Perhaps film historians, decades from now, can unravel the mystery of how director Peter Jackson could perpetrate a movie as unwatchable as 2005's King Kong, released two years ago this month and only shortly after his massive creative success with Lord of the Rings. Far from the sort of wild escapist entertainment one would expect from such a remake from such a director, Jackson's King Kong is largely derivative - and not of great films. Rather, its source material appears to be other formulaic action pictures that were themselves derivative of cinematic detritus. Only a few years before this major misstep, Jackson was a daring filmmaker who rescued audiences from exactly this sort of wretched big budget studio film. Such a talented director should have been incapable of such rubbish. What gives?
The plot is well known and unnecessary to dissect in detail. For the ridiculous Skull Island sequences, Jackson cribbed from 1993's Jurassic Park, and all of the films that themselves ripped off Jurassic Park from 1994 to 2005. Was there anything about being chased by monsters large and small in the first half of the film that wasn't done in 1998's dreadful remake of Godzilla, which itself was essentially a plagiarism of far, far better films? The lovely Naomi Watts, playing the Fay Wray role, attempts to calm or distract King Kong by engaging in a silly dance shortly after her capture by him. This sequence was too embarrassing for words. Bothersome also were the heavy-handed references to Conrad's Heart of Darkness, which were forced upon audiences for what reason exactly? There was nothing particularly interesting about the bland performances of Watts or Adrien Brody, and Jack Black, as the Barnum-esque showman bent on commercializing Kong, essentially plays himself (a character which is beginning to wear thin). The only interesting sequence was the ape's climbing of the Empire State Building, which required sitting through the film's first two and a half hours.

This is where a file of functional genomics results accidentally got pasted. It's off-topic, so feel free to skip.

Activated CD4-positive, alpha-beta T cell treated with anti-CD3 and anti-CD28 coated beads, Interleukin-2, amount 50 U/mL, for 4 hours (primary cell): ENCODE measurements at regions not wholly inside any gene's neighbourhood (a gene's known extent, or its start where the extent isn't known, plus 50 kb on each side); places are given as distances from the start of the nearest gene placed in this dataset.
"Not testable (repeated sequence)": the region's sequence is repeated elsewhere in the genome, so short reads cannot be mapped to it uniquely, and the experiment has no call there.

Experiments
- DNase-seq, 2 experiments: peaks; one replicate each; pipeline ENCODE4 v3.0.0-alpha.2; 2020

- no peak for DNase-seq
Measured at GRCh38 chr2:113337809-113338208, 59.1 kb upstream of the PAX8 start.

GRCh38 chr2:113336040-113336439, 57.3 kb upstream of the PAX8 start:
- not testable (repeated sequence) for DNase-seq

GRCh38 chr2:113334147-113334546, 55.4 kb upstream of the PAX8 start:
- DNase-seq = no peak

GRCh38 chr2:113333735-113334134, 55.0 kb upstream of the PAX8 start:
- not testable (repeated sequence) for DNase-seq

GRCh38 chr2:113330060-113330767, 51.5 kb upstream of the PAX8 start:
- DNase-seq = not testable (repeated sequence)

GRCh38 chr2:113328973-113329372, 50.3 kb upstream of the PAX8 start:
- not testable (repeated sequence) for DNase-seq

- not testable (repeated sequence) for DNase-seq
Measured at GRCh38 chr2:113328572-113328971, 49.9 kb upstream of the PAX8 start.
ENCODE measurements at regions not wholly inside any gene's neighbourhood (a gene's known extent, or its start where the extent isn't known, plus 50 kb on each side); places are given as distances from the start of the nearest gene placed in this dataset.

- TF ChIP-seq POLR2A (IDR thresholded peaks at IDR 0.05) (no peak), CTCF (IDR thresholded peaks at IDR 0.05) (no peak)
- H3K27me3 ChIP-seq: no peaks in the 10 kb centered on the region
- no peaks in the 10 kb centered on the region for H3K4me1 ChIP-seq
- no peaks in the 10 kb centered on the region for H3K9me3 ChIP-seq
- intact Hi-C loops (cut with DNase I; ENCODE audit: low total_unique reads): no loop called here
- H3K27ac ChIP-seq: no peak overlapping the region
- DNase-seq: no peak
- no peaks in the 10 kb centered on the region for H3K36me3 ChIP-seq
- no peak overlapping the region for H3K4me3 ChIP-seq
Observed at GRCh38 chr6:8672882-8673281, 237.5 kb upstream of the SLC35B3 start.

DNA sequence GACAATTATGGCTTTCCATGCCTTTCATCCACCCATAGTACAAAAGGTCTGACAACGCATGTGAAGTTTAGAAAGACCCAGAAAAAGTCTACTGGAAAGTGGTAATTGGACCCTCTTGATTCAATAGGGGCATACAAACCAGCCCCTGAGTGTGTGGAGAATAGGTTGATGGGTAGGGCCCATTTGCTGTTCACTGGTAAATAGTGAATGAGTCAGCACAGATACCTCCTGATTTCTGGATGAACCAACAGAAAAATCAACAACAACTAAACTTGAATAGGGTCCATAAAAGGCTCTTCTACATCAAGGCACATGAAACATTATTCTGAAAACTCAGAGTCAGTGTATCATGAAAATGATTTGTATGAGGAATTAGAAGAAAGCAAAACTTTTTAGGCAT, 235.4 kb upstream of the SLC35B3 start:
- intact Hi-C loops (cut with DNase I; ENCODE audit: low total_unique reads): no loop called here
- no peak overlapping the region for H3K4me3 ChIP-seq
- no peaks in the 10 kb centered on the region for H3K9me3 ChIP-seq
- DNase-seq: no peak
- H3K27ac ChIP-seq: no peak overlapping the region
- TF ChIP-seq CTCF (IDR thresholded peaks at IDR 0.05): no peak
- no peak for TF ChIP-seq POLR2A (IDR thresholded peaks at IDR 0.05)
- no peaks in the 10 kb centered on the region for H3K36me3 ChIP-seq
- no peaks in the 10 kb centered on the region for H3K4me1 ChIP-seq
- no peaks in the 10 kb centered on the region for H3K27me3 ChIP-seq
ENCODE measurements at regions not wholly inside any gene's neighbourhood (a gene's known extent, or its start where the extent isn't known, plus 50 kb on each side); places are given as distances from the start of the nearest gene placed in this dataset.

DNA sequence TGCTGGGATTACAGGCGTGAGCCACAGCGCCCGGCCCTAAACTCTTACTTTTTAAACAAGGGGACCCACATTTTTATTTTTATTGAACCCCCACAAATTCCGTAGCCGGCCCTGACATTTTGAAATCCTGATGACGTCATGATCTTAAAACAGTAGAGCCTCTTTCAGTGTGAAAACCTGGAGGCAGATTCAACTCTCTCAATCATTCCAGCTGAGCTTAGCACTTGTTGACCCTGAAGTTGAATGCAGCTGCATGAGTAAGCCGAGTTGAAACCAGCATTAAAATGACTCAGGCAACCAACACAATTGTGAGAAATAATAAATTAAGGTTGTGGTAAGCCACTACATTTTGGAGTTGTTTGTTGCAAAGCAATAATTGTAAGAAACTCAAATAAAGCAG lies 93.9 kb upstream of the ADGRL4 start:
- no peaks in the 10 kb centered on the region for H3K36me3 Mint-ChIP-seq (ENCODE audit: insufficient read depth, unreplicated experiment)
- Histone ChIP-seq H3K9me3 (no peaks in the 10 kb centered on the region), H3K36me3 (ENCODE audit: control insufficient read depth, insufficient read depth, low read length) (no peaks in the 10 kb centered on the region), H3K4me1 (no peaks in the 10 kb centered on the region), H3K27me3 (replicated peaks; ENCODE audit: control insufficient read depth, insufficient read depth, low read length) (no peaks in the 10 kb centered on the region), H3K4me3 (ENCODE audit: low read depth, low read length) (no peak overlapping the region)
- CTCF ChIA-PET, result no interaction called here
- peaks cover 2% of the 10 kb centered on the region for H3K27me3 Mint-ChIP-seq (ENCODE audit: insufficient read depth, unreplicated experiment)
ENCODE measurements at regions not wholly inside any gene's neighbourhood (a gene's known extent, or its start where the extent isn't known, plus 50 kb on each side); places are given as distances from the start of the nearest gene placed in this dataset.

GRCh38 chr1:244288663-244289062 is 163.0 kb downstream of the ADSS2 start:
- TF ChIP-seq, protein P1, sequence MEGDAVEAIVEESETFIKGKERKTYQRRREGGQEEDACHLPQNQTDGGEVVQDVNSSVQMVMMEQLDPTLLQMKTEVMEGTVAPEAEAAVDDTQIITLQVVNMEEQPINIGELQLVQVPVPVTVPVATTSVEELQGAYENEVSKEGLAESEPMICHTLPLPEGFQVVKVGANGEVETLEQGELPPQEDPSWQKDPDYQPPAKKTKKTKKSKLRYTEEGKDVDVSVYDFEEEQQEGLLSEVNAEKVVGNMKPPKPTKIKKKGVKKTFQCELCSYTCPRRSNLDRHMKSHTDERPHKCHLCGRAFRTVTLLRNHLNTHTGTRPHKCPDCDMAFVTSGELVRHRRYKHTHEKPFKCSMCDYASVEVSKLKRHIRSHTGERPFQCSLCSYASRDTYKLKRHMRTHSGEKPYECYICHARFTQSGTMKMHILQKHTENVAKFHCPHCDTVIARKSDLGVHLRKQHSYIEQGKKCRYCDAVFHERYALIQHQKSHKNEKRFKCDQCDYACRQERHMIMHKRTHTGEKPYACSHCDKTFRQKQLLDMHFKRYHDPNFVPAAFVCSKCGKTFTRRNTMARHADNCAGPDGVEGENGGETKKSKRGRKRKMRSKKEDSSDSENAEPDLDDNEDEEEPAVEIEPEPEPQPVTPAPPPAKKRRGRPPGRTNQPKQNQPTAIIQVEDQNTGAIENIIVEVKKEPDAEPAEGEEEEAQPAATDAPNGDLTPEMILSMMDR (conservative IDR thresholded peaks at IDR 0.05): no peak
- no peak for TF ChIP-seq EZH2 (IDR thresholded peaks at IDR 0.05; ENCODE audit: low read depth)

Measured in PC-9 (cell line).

The problem: Jackson adored the original 1933 King Kong and desperately wanted to direct his own version since he was a wee lad in New Zealand. However, a film should be remade only if the original (1) surpasses true awfulness and might be ameliorated by a remake or (2) has become outdated in tone, narrative, or special effects and can be effectively modernized. Arguably, Jackson's effort would fall under the second of those two prongs of this test.
Thus, a corollary: No filmmaker should remake a film that he or she truly loves. (Such a rule would also save us from remakes of films which, though dated, are classics which should remain untouched.). To do so blinds that director or producer from the original narrative's inherent flaws. Creative decisions are not made for narrative economy but rather with glee at the prospect of remaking a beloved film that is enshrined in one's memory. That's just not good film-making. Really, only if you loathe a film, or even just dislike it a lot, can you remake it. Didn't someone once say that the only good biographers are those who hate their subjects? Same principle.